Pancreatic cancer patient discusses treatment options, including clinical trials, with doctor

“There is no way to sugarcoat the fact that pancreatic cancer is very difficult to treat,” begins an article recently published in U.S. News & World Report.

The article, part of a series about pancreatic cancer that includes a discussion of risk factors quoting the Pancreatic Cancer Action Network’s (PanCAN) chief medical officer, goes on to describe research and clinical progress taking place to improve treatment options.

“We are learning how to combine radiation, chemotherapy and immunotherapy, but we don’t know how durable they are yet. In the next three to five years, we will know which work and how to make them better,” said Elizabeth Jaffee, MD, in the article.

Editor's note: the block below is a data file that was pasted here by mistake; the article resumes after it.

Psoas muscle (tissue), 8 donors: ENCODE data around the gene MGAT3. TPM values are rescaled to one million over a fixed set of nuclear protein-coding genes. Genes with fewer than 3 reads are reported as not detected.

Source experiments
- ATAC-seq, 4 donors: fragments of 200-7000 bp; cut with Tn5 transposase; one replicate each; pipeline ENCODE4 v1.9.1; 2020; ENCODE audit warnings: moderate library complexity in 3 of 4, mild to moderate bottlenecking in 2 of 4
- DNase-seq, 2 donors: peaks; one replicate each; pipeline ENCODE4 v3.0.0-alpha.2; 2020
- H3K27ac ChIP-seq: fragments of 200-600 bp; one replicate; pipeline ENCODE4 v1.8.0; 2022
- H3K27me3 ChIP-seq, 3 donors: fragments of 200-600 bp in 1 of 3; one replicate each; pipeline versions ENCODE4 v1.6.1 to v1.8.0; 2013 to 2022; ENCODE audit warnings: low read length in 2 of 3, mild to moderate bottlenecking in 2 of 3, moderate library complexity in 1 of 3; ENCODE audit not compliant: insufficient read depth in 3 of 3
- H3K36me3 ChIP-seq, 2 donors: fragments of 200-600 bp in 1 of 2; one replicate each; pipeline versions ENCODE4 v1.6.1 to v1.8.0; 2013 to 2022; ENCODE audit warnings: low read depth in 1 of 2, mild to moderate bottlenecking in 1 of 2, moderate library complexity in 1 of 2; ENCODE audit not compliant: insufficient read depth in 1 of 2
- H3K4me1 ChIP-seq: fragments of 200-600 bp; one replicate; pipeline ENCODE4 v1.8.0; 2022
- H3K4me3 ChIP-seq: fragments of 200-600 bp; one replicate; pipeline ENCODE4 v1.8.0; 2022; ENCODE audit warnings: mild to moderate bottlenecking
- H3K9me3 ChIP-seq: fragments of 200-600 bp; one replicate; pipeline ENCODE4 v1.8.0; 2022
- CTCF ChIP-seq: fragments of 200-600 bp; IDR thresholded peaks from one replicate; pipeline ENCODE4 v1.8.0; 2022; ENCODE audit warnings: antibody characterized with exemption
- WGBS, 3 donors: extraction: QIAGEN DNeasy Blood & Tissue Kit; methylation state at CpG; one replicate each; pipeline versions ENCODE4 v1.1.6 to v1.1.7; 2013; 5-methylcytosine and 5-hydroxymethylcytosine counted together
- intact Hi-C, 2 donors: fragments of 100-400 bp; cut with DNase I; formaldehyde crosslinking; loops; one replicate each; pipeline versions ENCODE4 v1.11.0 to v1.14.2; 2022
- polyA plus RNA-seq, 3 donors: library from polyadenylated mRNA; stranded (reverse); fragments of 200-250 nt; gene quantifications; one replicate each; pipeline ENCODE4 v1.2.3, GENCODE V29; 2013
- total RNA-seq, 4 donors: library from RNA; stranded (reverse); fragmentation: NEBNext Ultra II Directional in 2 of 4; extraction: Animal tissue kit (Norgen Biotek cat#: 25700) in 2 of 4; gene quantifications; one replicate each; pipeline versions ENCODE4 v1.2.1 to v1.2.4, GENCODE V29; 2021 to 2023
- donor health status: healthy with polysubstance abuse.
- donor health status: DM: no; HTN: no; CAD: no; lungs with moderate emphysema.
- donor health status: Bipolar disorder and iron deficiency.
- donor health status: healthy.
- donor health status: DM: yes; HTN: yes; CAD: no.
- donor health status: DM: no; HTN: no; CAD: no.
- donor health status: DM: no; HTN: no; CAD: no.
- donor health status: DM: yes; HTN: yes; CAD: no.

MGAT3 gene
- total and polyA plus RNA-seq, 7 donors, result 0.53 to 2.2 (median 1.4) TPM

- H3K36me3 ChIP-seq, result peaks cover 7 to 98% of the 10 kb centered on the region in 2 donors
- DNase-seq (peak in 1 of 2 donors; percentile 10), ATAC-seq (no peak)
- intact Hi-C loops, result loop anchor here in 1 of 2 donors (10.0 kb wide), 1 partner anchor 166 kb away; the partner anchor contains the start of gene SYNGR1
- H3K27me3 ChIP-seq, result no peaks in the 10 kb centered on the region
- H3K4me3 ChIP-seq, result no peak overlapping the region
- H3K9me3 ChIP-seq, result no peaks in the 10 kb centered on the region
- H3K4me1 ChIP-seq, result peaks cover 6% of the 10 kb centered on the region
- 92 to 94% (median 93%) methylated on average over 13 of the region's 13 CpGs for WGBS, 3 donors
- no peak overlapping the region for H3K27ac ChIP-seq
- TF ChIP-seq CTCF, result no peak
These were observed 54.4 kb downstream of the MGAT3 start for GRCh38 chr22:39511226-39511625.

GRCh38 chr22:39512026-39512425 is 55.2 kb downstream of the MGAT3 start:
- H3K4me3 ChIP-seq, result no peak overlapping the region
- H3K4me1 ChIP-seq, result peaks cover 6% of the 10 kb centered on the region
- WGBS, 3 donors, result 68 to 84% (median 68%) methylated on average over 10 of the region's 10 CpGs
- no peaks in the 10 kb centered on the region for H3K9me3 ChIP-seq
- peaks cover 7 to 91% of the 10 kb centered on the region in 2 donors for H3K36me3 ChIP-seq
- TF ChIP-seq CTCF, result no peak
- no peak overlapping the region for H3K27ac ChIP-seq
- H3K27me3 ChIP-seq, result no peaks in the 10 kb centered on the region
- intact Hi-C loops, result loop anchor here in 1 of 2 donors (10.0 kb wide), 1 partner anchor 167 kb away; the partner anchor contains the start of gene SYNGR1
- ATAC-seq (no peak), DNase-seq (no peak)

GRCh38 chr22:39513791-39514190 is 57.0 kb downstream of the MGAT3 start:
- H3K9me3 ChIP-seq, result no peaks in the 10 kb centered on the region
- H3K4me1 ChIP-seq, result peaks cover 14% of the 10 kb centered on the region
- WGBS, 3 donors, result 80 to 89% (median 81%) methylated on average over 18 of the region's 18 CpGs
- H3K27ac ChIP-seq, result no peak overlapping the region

Jaffee is the Dana and Albert “Cubby” Broccoli professor of oncology and deputy director of the Sidney Kimmel Comprehensive Cancer Center at the Johns Hopkins University School of Medicine, as well as a member of PanCAN’s Emeritus Scientific and Medical Advisory Board.

Also quoted in the article is Cassadie Moravek, PanCAN’s associate director of clinical initiatives. Moravek emphasizes the importance of clinical trials, which PanCAN recommends at diagnosis and during every treatment decision.

“With improved treatments, we are seeing improved outcomes. Patients today not only have more standard of care treatment options available to them, but there are also many more clinical trials available to them,” Moravek stated in the article.

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